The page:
WHAT-IS: "Jodorowsky's Dune is a 2013 American-French documentary film directed by Frank Pavich. The film explores cult film director Alejandro Jodorowsky's unsuccessful attempt to adapt and film Frank Herbert's 1965 science fiction novel Dune in the mid-1970s." (Wiki)I was lured to this documentary by the posters and design visuals seen online, and as well the notable names of Moebius, H.R. Giger and Chris Foss, but had never had a chance to watch this 2013/14 film, until I found a crisp clear bootleg streaming version, which of course came with zero English subtitles, which can be a tad crippling whenever the director Alejandro Jodorowsky (Whom I had no inkling of who he is/was), or when interviewees veers into non-English language …. UPDATED: The film's director Frank Pavich had this in response to my comment about "subtitles" (on Twitter);
@toysrevil Legal copies have subtitles included.— Frank Pavich (@frankpavich) January 19, 2016
And while I am not what you would call a huge "fan" of the 1984 film, I was a fan of David Lynch himself, AND the story of "Dune" - which had always bugged me somewhat as I'd imagine it doing down another path of excellent sci-fi in my own imaginations (never did read he book tho :p) … nevertheless, the film is also somewhat weirdly memorable for the giant "sand crawlers" which I recognized as well in another fav Tim Burton film of all time: "Beetlejuice"! LOL
"Muad'Dib", baby! #MUADDIB
"Jodorowsky's Dune" clocks in at No.9 on my personal Top Ten Films (watched) in 2015 (WHAT) simply because it had both been inspirational, and entertaining in a way where the project had NOT taken off, which lends itself to the dramatics non-familiar to popular films drenched in triumphs and victories! Add in a heap dose of discoveries in tragic unrealized potentials, and exquisite design in sets, costumes, visuals = makes for a riveting watch - and that in itself satisfies my need to be "entertained", and hence viable to be included in my TopTen list LOL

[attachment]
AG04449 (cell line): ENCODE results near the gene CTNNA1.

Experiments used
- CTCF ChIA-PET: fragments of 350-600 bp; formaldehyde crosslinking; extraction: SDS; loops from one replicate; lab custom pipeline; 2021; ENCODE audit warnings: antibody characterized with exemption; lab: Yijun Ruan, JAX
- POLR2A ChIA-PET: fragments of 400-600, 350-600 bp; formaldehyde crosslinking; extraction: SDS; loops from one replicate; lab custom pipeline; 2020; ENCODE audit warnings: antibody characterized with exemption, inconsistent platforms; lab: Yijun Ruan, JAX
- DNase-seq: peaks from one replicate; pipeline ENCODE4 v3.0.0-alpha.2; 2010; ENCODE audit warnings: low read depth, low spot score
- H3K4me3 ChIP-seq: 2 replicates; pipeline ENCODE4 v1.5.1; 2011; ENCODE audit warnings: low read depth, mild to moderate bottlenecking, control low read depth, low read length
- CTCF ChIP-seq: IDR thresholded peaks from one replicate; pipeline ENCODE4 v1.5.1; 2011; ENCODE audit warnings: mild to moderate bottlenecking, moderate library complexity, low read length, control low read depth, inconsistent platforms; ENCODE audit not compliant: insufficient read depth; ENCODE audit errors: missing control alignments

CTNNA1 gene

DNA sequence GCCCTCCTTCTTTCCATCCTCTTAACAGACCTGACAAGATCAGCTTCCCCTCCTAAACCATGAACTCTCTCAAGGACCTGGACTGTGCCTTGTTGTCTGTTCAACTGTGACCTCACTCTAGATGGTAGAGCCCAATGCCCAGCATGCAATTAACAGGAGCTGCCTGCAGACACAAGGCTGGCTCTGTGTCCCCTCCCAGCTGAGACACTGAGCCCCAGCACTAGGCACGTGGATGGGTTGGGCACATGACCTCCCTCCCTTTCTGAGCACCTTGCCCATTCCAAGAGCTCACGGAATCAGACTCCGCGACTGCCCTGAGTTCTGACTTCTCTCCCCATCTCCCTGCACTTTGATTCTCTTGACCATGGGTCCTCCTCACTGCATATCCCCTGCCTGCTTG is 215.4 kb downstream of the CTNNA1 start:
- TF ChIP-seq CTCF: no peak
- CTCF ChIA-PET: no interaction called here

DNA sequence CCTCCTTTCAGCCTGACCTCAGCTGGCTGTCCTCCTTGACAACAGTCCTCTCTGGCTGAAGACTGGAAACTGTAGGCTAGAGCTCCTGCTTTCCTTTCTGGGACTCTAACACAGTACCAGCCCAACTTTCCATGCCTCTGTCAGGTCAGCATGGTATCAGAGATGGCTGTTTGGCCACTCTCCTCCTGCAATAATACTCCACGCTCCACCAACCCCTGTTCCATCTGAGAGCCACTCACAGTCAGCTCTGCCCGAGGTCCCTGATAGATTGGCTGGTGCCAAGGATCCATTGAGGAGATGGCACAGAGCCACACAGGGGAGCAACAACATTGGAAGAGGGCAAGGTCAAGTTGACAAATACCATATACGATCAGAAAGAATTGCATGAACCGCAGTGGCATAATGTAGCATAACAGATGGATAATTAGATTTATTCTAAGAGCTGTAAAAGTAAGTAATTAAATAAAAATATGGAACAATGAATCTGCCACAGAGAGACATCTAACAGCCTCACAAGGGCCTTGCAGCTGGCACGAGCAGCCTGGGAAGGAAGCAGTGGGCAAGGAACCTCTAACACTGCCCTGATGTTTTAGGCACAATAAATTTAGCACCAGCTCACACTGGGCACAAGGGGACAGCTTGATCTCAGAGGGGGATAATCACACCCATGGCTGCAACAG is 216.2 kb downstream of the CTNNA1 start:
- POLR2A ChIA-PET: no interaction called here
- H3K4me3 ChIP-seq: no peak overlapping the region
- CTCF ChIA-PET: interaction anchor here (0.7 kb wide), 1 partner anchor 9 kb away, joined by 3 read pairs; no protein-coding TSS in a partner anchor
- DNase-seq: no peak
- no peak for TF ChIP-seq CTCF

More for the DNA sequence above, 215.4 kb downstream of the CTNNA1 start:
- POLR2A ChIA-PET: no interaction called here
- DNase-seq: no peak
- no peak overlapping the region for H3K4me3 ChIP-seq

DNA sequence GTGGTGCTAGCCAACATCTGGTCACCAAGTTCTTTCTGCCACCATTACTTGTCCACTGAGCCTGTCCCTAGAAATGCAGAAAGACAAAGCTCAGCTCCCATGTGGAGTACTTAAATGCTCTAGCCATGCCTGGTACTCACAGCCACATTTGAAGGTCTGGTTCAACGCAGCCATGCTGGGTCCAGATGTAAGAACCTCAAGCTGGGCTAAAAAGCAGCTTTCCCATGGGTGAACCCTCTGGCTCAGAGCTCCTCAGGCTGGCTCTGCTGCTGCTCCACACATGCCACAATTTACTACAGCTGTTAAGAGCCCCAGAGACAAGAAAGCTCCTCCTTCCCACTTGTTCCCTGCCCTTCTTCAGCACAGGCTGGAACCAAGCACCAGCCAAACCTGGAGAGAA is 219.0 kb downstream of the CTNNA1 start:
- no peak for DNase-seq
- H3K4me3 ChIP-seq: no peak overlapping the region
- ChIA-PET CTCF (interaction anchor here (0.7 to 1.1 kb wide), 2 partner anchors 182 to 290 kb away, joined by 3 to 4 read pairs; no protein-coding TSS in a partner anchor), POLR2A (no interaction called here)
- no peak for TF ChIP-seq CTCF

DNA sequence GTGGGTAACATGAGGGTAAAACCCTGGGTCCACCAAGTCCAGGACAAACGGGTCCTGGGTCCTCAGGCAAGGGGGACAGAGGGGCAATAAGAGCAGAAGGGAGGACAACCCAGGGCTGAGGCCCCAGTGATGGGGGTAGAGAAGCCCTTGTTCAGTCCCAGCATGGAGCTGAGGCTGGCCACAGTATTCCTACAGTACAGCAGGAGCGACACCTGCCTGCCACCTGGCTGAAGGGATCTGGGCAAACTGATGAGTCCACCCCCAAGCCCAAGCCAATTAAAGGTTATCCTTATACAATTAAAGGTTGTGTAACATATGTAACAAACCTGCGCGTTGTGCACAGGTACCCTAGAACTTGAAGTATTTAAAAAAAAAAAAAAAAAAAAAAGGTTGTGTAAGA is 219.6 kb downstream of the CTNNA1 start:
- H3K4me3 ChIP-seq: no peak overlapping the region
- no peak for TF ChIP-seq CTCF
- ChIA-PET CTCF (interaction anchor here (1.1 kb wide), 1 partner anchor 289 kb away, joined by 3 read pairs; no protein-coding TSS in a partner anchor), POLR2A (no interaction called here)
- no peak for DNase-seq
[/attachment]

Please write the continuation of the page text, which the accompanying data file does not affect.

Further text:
"In 1973, film producer Arthur P. Jacobs optioned the film rights to Dune but died before a film could be developed. The option was then taken over two years later by director Alejandro Jodorowsky, who proceeded to approach, among others, Virgin Records, with the prog rock groups Tangerine Dream, Gong and Mike Oldfield before settling on Pink Floyd and Magma for some of the music; artists H. R. Giger, Chris Foss, and Jean Giraud for set and character design; Dan O'Bannon for special effects; and Salvador Dalí, Orson Welles, Gloria Swanson, David Carradine, Mick Jagger, Amanda Lear, and others for the cast.
Herbert traveled to Europe in 1976 to find that $2 million of the $9.5 million budget had already been spent in pre-production, and that Jodorowsky's script would result in a 14-hour film ("It was the size of a phonebook", Herbert later recalled). Jodorowsky took creative liberties with the source material, but Herbert said that he and Jodorowsky had an amicable relationship. The project ultimately stalled for financial reasons. The film rights lapsed in 1982, when they were purchased by Italian filmmaker Dino De Laurentiis, who eventually released the 1984 film Dune, directed by David Lynch."
(Most stills via IMDb)